I’ve learned a lot about myself in the past 2 years as a martial artist, and as a woman I don’t think I could have learned in just any environment.  Learning a martial art takes a lot of perseverance and grit, it’s not easy, and it shouldn’t be.  I’ve been downright frightened at times and had to grit my teeth and force myself to keep going.  Because of this, the greatest lessons I’ve learned through ninpo have to do with my internal life, how I think, how I behave, what I allow to bother me, or not, and what I think about myself and others.  My sense of value changed through several intense experiences in class and private lessons.  I went from only valuing my usefulness, to valuing my existence.  Learning one’s true value is something I desire to transmit to other women.

I held my first women’s self-defense class today.  This is something I am passionate about and plan to use to proclaim the message that women have value beyond their usefulness to other people.  I think too many women only feel valued when they are being a wife, a mother, a boss, or coworker or any other role women fill. I believe that women are not generally attracted to defending themselves, or violence, because the innate sense of inherent value is missing.  However, often women will become violent when necessary to defend their home or loved ones.

I’d like to bridge that gap between the instinct to defend others and defending one’s self.

I believe that self defense starts with understanding one’s value.  Developing a fighting spirit comes from this understanding.  A fighting spirit is a tool we can use to give us the strength and energy to be violent if necessary.  If this piece is missing, defending ourselves won’t be quite as effective because fear can take over and cause us to cower.  I discovered through a grappling lesson that I had no desire to fight back if someone was attacking.  Even in the calmer environment of the dojo, I felt intense fear and blanked out everything I had learned to that point.  Unbeknownst to me at that time, I didn’t know my inherent value.  Once I learned about it, and made it part of myself I developed a fighting spirit fairly quickly.

I believe learning one’s value, and learning techniques for fending off an attacker are valuable to any women of any skill and physical capabilities.  Heck, a woman in wheelchair can find ways to defend herself given enough learning and practice.  We just have to change what we think about ourselves and dig deep into our sense of self to find what we need, when we need it.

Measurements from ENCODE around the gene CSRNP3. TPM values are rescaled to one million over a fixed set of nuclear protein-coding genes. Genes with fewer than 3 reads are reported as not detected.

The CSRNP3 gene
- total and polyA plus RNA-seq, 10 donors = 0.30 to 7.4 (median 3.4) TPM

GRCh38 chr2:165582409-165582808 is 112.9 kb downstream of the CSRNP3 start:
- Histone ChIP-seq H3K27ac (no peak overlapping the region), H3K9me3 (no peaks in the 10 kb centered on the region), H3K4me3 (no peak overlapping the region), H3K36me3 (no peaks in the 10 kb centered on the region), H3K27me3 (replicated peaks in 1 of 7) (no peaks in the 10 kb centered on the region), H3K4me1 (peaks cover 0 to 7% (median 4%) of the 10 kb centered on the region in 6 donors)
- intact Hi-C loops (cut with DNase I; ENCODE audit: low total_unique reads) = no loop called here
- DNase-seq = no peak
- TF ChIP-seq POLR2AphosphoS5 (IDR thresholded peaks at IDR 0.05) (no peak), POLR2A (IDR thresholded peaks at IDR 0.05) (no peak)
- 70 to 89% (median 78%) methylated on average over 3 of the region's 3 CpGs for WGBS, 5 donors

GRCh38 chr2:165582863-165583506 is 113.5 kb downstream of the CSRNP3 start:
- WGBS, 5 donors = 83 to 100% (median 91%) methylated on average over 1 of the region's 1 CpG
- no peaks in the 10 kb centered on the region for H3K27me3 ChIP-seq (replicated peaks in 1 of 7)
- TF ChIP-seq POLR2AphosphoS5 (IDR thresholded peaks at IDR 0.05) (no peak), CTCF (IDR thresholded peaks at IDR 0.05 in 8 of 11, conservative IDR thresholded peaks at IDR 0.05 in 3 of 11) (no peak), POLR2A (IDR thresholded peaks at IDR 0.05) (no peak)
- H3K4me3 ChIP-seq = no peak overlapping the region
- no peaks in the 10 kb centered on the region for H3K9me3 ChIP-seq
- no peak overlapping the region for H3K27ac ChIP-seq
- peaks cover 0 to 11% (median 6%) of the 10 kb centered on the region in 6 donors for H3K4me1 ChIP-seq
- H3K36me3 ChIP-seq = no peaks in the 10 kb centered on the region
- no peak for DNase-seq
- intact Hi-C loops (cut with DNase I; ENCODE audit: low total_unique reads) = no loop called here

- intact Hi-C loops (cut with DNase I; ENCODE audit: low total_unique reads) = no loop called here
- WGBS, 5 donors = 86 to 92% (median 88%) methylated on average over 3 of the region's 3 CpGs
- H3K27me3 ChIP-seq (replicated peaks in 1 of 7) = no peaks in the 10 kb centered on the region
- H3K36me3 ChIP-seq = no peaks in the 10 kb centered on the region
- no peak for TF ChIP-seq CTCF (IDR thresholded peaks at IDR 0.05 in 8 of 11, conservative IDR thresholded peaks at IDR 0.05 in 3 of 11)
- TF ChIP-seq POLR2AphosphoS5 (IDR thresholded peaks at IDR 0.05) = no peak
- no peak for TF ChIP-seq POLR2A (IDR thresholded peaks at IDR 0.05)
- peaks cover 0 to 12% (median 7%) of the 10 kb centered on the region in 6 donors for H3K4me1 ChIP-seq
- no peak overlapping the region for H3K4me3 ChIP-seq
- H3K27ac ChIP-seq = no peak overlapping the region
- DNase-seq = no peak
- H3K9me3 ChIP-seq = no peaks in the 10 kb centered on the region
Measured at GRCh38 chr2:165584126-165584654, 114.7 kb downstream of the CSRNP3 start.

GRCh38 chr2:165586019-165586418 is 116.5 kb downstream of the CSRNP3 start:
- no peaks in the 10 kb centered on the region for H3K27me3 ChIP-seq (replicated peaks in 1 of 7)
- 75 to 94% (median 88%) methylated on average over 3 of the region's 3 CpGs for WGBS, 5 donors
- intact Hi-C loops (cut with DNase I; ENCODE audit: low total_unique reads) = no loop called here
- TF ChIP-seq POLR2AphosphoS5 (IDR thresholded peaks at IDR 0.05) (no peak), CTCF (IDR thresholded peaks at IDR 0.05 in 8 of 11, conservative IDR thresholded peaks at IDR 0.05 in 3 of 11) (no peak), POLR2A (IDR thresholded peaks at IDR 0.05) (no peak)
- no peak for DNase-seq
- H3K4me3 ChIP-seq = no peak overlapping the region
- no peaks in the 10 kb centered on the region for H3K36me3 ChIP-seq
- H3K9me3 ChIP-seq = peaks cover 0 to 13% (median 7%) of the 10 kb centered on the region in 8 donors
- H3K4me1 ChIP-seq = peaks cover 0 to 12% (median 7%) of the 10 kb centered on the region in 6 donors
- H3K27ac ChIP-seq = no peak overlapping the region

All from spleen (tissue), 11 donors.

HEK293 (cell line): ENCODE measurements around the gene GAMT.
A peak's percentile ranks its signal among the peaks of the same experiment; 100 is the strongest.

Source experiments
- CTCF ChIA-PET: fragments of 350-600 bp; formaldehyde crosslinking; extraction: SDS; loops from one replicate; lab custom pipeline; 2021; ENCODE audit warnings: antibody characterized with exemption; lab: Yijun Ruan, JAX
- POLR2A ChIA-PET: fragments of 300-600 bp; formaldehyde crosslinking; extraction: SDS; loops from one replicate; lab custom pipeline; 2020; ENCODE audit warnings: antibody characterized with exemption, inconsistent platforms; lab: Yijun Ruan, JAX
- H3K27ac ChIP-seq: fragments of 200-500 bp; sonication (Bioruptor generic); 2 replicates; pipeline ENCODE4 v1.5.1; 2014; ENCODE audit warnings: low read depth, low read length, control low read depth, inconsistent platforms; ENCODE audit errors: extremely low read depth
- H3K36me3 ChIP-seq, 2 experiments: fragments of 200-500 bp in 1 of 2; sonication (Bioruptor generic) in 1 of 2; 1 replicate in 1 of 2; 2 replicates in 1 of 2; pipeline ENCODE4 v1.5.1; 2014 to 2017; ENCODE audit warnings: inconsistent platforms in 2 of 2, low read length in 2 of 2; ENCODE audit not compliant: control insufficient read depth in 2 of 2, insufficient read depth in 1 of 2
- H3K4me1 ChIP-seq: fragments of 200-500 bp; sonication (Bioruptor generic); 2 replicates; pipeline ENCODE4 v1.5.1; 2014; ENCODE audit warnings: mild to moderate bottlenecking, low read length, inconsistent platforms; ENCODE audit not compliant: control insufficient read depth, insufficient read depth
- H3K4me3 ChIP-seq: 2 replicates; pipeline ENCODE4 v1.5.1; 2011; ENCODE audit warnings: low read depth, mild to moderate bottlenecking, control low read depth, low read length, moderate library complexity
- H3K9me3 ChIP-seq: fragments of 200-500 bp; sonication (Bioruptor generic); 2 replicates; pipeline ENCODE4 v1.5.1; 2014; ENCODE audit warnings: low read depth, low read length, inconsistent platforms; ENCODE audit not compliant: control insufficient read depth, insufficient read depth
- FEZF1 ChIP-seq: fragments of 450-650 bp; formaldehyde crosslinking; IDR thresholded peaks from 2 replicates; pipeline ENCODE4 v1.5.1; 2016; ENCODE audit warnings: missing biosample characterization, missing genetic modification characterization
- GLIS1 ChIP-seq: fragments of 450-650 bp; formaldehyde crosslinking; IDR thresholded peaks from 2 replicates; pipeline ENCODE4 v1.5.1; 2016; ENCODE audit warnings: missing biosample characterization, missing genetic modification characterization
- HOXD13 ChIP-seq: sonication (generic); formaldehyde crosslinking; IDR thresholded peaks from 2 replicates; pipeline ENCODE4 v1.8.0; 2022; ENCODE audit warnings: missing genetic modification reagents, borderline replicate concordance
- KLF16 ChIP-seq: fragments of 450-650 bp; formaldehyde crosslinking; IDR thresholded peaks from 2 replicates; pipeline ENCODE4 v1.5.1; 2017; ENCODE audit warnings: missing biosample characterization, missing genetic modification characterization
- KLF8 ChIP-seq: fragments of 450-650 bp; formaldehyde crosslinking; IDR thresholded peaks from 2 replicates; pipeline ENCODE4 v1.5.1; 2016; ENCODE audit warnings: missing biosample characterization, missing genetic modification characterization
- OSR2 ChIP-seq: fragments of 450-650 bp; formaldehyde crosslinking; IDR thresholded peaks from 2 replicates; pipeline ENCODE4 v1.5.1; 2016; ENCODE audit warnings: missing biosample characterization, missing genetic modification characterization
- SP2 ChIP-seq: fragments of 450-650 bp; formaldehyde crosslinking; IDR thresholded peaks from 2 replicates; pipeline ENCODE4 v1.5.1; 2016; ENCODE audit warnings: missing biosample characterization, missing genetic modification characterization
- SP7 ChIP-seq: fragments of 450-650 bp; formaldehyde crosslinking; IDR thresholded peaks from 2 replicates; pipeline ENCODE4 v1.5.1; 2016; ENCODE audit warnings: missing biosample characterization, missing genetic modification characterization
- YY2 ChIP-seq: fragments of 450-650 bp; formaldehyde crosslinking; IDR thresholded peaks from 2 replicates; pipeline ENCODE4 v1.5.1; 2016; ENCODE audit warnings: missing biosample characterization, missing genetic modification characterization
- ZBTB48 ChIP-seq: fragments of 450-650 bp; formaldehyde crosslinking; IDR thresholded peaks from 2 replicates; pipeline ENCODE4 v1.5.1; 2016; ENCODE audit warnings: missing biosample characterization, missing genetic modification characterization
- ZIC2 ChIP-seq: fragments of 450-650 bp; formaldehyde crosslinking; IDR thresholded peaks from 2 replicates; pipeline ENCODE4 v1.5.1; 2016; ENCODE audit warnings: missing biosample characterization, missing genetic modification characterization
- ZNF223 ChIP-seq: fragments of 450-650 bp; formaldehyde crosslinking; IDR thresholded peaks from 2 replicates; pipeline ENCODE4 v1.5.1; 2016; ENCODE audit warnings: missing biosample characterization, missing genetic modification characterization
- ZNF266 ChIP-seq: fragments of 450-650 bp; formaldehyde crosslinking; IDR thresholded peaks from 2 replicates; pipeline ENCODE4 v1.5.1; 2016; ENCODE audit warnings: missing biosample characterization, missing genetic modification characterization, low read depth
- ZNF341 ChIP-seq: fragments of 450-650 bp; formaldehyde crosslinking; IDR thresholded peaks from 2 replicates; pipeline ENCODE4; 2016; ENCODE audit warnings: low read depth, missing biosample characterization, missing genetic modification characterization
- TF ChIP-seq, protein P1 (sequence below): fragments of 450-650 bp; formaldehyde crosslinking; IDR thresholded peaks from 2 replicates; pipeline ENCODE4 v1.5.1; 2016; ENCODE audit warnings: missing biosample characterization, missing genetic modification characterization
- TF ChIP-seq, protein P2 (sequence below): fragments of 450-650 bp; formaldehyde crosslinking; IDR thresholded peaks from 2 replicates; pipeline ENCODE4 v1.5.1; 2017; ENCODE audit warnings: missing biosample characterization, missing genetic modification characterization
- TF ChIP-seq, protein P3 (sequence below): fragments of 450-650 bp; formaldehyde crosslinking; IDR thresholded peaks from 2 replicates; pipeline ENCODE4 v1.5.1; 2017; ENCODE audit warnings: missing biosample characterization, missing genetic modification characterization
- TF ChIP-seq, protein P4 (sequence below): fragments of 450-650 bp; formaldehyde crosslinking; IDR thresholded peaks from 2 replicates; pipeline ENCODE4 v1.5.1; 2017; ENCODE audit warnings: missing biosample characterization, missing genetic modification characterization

Little hands, little feet, doesn’t mean you can’t be beat.


People make a lot of assumptions about women.  Sure, we are smaller than men, and we have less muscle mass, but does that translate to automatically losing a fight? The short answer is “no.”  The long answer is “only if you’ve been trained and know what you’re doing.”

Unless we get involved in heavy lifting in the gym and become, we cannot match the strength of even a average sized man, so we have to find ways around this problem.  If a man gets a woman in a rear naked choke, it’s safe to assume she cannot muscle her way out that hold.  But, that doesn’t mean all is lost.

As you can see above, my hand is significantly smaller than my husband’s hand.  I cannot out do him in thumb wrestling, arm wrestling, or any kind wrestling for that matter.  Believe me, I’ve tried.  When trying certain techniques in the dojo, sometimes my hands are just to small to get a good grip on whatever body part I’m holding onto.  That can be frustrating when I’m trying for that tap out and my uke is just lying there saying “Twist my arm more.”

Geez guys, have you seen my tiny princess hand?

My training teaches me how to exploit weaknesses inherent in all human bodies (There are a very few exceptions to this, I know a guy who barely feels pain.  I can twist his wrist till the cows come and he’ll just be laying there smiling at me). This gives me an advantage I might not otherwise have if I was ever attacked in real life.  It’s surprising to me that so much pain can be produced with so little effort.

The concept of “work smarter, not harder” becomes handy to us smaller, weaker females when we know how to hurt you.  We can pinch, gouge, poke, prod, twist, strike, scratch, or whatever those places you didn’t know could hurt like that.  We don’t have to wrestle you to the ground, we don’t have to muscle our way out of a grab, we just have to know where to strike and how to make it hurt more.